When my boyfriend, Brandon, and I started travelling extensively together we started putting together short films, and we both just fell completely in love with the process – and then everything started to come together, and Away Lands was born. We were both into our careers but knew that we had to take a chance to leave it all and see if we could build something we actually really loved – and not just get by. We spent a year and a half making plans, building the blog, learning, and working together to create a life and business that truly reflected both of us.

AwayLands.com as a blog is a mix of all of our interest and is constantly evolving – from fashion photography stories to travel guides, to showcasing films, and an interview series that we are starting up in the coming months.”


2. What Instagram filter or editing app do you swear by? 

“I shoot raw photos and always process them on my computer in PhotoShop. I’m one of the only people that doesn’t use Lightroom – after working with PhotoShop for so long, I never made the switch! On the fly, I will colour phone snaps in VSCOcam, and to keep my Instagram grid consistent, I always use just a touch of Clarendon filter before posting.” 

3. What are your top 5 cities, and what trips do you have lined up this year? 

“My top 5 favourites cities (so far) would be:

  1. New York City – it was my home for 8 years and I still refuse to admit I don’t actually live here anymore!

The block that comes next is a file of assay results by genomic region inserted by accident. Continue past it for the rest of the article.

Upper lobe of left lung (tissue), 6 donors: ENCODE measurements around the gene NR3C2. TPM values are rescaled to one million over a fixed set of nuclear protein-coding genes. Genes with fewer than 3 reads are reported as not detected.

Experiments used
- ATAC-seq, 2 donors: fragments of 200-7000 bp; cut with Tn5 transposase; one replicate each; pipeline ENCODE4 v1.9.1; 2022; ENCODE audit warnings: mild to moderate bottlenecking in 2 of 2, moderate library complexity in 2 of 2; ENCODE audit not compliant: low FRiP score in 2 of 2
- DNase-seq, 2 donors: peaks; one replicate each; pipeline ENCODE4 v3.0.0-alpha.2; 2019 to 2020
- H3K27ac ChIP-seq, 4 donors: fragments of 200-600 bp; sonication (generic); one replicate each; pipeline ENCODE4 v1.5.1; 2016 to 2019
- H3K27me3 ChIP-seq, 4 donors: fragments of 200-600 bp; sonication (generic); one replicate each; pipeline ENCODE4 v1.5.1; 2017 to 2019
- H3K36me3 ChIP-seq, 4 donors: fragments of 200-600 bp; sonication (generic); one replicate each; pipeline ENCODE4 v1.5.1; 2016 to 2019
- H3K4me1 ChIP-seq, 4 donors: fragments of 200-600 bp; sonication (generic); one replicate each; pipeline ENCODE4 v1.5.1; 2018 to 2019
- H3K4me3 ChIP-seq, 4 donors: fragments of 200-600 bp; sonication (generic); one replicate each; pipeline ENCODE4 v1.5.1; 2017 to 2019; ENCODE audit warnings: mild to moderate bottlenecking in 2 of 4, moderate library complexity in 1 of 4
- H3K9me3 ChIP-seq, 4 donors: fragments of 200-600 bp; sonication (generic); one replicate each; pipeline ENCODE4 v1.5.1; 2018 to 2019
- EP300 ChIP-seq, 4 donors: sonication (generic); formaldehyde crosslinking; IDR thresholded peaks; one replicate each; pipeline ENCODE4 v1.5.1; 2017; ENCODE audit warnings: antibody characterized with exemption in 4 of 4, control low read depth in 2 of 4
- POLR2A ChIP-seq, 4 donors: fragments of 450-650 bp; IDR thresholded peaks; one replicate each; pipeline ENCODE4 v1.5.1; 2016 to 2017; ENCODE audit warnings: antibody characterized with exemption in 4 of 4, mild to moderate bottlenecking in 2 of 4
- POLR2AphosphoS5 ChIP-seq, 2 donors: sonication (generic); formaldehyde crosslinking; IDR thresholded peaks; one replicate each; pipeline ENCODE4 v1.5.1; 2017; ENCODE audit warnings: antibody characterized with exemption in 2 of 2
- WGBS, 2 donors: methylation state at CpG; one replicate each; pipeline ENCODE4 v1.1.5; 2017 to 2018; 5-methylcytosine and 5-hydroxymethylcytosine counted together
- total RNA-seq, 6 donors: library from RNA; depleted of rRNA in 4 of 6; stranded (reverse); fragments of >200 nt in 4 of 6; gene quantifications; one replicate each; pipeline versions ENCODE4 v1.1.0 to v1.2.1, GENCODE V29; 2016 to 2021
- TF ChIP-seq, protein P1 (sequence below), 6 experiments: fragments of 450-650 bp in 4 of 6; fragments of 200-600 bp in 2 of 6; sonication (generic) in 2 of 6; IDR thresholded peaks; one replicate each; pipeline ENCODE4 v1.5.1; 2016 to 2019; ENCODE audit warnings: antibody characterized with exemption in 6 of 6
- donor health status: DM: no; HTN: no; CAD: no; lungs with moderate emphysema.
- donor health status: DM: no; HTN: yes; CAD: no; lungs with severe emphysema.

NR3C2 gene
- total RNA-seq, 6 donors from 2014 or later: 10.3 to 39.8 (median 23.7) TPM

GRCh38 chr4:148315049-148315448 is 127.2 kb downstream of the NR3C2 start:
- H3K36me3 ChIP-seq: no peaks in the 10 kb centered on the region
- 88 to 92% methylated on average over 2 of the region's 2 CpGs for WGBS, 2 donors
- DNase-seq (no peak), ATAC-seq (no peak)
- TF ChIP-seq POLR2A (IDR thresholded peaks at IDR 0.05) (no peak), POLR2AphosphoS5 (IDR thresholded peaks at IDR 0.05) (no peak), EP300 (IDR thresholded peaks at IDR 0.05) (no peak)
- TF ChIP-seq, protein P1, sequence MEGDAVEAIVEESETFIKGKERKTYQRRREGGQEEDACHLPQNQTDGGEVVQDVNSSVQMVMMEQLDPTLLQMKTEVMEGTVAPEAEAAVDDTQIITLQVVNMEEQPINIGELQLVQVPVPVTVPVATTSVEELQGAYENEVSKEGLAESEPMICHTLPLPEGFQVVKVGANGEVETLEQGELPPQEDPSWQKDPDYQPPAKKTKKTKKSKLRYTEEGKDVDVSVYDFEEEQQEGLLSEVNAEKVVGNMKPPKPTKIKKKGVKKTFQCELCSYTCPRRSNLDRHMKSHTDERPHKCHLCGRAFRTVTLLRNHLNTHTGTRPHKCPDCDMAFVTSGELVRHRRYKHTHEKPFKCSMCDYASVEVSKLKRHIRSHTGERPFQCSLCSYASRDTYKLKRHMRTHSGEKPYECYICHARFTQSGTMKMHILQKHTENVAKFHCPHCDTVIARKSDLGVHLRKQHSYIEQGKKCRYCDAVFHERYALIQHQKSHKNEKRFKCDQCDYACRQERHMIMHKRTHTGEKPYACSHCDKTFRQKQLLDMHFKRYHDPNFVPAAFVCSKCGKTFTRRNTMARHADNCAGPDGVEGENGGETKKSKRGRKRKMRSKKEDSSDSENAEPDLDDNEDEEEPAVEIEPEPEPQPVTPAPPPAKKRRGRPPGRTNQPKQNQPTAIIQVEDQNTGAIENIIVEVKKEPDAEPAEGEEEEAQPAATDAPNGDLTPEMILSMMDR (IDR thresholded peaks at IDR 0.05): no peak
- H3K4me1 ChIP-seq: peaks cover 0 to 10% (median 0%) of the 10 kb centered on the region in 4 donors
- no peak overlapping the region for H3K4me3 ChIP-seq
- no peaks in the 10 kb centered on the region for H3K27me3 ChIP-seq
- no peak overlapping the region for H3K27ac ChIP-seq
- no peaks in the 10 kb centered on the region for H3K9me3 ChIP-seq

2. Tokyo – the most amazing 48 hours of my life, I’m dying to go back.
  3. Singapore – I was surprised by how much I loved it here, but the gardens are incredible, there is so much to do, and everything in the city is clean, friendly, and efficient. And the hawkers in little India are amazing!
  4. Barcelona – Such a cool mix of old cathedrals on one side, and a huge beach on the other. 
  5. Rome – One of the first foreign cities I ever visited, when I was 15, and I was so blown away by it – I can’t wait to finally go back this summer.

We have spent a lot of time in South and South East Asia this year, but up next we will be travelling across Western Europe for the rest of the summer and I am beyond excited. On the schedule is sailing through the Island of Croatia, visiting friends in a small village in Germany, stops through Amsterdam, and Paris, and then a road trip through Italy retracing Brandon’s family roots.”

4. What city served you the best meal, and what was it?

“This is a tough choice – but it has to be when your guide in Morocco – we trekked from Marrakesh to the Sahara Desert over 4 days – invited us into his home and his wife made us Madfuna – a spicy, meaty “Moroccan pizza” baked in a brick oven. The village, Rissani, is hours into Morocco and one of the most foreign places I have ever visited – but the pizza was absolutely incredible.” 

5. What are the pieces you never leave home without? 

“I always travel with at least 2 pairs of extra headphones and my pillow. I have the perfect pillow that I have learned to roll perfectly into my carry-on purse – and is has been around and around the world with me. And when I’m travelling from my home in LA, I always bring a couple of avocados – no one in the world grows avocados like my mom.”


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Hotel Spotlight: The Crane Resort, Barbados

The luxurious gem that is The Crane Resort located on the East Coast of Barbados has long been regarded as one of the Caribbean’s most iconic and truly treasured luxury properties. With sprawling ocean views, lush gardens and the most courteous staff on the island, a stay here will encourage rest and relaxation in its highest form.

Blogger in bathing suit at the beach

Photo: @Carajourdan

Once you check into your suite, unpack your bags and let the sounds of the ocean and island birds transport you to paradise. Better yet, take a stroll and grab a seat at one of the properties award-winning restaurants.

If your stay happens to fall on a Sunday, enjoy a brunch at L’Azure for a generous serving of gospel music and a side of quintessential Caribbean delicacies.